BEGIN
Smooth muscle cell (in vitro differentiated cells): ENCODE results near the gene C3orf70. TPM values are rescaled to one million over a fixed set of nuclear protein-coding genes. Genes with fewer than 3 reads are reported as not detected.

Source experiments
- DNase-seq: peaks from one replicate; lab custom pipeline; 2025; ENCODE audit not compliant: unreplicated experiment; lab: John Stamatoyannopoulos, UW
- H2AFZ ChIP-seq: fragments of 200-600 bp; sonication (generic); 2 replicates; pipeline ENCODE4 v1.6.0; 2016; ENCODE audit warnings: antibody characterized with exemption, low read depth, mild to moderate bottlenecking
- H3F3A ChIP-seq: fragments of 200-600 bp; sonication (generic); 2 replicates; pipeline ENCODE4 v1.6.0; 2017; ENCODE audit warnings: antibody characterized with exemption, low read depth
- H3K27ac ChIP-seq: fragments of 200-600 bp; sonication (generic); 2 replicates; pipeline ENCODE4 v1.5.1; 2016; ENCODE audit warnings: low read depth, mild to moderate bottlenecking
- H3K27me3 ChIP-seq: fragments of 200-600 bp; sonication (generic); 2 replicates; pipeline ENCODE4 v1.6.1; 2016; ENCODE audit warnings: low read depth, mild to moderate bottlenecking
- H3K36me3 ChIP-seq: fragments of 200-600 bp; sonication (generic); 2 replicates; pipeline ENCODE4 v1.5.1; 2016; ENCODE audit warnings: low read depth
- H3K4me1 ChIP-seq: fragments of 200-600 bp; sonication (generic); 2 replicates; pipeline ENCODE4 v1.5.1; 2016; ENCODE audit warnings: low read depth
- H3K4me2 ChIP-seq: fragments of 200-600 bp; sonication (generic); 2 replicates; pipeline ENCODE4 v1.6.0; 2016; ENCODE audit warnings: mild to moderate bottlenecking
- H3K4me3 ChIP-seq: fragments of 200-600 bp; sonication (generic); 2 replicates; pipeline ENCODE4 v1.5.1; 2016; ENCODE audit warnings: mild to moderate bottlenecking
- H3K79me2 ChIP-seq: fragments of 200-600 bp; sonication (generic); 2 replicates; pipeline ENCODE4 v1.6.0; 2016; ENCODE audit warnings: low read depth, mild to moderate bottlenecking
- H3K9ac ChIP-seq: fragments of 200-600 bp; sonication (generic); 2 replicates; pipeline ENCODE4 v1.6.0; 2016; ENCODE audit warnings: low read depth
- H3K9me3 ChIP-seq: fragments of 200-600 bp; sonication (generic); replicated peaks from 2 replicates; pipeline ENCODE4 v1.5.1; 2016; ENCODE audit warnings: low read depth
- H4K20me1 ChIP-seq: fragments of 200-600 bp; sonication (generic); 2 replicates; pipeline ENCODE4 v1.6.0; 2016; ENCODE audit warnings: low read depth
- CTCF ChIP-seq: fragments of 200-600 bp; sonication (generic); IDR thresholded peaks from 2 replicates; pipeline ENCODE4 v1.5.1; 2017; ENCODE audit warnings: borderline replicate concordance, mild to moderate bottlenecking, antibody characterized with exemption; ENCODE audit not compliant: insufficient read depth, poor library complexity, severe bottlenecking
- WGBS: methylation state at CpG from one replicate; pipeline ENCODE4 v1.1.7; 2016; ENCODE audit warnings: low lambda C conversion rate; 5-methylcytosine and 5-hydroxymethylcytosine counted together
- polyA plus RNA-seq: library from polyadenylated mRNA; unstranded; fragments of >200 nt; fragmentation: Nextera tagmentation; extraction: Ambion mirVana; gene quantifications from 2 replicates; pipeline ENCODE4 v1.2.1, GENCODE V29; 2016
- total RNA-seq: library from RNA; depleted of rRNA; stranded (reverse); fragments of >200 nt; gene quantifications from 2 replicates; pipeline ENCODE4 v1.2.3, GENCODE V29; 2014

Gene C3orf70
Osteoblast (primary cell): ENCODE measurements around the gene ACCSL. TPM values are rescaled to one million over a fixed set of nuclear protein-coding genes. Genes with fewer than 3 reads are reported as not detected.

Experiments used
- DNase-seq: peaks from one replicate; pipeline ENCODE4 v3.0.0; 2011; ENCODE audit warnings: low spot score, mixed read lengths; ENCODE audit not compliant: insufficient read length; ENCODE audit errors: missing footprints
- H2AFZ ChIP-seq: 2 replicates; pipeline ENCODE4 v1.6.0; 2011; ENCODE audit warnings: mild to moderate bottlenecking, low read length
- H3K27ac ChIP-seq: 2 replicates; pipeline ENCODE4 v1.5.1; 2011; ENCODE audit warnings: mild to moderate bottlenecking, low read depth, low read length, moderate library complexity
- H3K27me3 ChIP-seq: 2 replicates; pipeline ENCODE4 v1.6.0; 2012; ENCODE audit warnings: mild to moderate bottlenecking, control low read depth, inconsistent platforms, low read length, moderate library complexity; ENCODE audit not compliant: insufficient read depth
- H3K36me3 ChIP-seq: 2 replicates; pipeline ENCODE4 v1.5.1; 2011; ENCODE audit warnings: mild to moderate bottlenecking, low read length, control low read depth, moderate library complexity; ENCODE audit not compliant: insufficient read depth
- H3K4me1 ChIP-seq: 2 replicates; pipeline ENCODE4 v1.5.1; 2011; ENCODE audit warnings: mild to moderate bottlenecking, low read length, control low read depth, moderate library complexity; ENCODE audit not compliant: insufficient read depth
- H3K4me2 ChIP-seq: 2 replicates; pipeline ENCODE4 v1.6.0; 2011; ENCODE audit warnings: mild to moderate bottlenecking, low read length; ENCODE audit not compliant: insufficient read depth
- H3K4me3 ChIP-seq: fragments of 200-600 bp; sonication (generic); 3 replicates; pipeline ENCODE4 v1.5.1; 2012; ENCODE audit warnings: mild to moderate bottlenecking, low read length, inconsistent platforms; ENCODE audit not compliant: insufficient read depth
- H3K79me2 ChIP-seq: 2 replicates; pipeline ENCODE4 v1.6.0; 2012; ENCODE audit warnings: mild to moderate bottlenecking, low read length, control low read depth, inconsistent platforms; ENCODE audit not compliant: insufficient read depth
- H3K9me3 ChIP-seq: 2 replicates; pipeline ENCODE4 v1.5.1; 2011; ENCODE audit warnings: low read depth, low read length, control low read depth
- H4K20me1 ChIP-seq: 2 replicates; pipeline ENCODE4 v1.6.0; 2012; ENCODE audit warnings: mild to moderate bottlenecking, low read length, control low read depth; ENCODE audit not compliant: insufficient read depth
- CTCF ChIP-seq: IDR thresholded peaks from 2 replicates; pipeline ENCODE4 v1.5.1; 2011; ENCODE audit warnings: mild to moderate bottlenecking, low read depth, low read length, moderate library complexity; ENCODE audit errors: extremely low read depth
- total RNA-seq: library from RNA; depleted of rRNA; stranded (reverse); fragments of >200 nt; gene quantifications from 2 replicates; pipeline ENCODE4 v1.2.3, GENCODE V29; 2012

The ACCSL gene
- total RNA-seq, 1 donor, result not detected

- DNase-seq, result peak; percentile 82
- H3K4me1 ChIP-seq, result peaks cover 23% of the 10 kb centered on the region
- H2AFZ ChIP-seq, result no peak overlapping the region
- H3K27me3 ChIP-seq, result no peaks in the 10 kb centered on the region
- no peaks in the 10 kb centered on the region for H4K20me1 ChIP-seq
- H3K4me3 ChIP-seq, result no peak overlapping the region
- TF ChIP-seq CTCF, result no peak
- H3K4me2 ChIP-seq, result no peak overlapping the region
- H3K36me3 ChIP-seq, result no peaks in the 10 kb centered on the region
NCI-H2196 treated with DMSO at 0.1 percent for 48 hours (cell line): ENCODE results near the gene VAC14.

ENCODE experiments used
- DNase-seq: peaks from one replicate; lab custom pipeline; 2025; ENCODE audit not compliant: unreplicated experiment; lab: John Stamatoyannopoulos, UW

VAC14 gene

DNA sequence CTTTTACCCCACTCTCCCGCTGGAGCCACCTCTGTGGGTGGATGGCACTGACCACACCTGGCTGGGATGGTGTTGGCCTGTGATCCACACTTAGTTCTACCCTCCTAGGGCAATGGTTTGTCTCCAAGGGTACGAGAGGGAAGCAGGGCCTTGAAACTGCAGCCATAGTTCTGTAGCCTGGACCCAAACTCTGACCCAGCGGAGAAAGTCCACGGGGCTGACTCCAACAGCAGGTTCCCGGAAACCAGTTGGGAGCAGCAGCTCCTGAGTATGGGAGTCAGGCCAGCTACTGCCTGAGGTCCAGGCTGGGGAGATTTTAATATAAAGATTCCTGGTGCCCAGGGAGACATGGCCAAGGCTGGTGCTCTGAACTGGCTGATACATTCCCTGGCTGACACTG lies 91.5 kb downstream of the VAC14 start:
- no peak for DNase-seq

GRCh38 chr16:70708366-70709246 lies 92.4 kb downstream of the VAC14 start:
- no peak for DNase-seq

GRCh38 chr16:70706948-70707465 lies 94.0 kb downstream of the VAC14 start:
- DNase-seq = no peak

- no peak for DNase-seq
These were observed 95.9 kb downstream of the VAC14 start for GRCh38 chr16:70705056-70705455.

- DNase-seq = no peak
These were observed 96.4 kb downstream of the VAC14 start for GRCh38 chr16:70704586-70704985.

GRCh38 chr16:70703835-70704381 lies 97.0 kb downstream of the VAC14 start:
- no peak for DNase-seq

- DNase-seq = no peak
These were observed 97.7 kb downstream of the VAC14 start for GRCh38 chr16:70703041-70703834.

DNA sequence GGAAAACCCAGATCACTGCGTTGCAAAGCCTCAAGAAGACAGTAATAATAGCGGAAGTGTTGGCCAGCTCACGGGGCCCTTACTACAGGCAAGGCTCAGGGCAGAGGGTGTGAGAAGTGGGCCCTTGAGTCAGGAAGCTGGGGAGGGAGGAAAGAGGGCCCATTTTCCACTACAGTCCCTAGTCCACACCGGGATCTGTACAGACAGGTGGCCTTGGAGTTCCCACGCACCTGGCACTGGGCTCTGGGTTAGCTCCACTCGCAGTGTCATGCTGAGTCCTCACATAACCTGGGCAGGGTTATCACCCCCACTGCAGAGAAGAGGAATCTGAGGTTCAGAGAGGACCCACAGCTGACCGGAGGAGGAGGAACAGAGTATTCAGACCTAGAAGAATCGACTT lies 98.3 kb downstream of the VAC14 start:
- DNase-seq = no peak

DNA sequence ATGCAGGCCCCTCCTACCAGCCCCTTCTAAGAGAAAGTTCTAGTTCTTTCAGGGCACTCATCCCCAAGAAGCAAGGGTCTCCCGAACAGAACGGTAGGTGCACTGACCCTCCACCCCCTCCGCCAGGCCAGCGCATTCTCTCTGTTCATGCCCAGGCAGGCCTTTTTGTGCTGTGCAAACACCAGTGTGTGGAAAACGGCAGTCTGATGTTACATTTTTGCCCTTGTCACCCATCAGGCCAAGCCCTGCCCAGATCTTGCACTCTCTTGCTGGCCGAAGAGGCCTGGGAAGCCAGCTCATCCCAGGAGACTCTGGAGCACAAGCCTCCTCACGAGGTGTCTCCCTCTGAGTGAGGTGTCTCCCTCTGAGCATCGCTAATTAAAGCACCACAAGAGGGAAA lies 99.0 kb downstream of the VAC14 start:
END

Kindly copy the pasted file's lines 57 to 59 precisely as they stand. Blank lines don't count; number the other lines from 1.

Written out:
- no peak for DNase-seq
These were observed 95.9 kb downstream of the VAC14 start for GRCh38 chr16:70705056-70705455.

- DNase-seq = no peak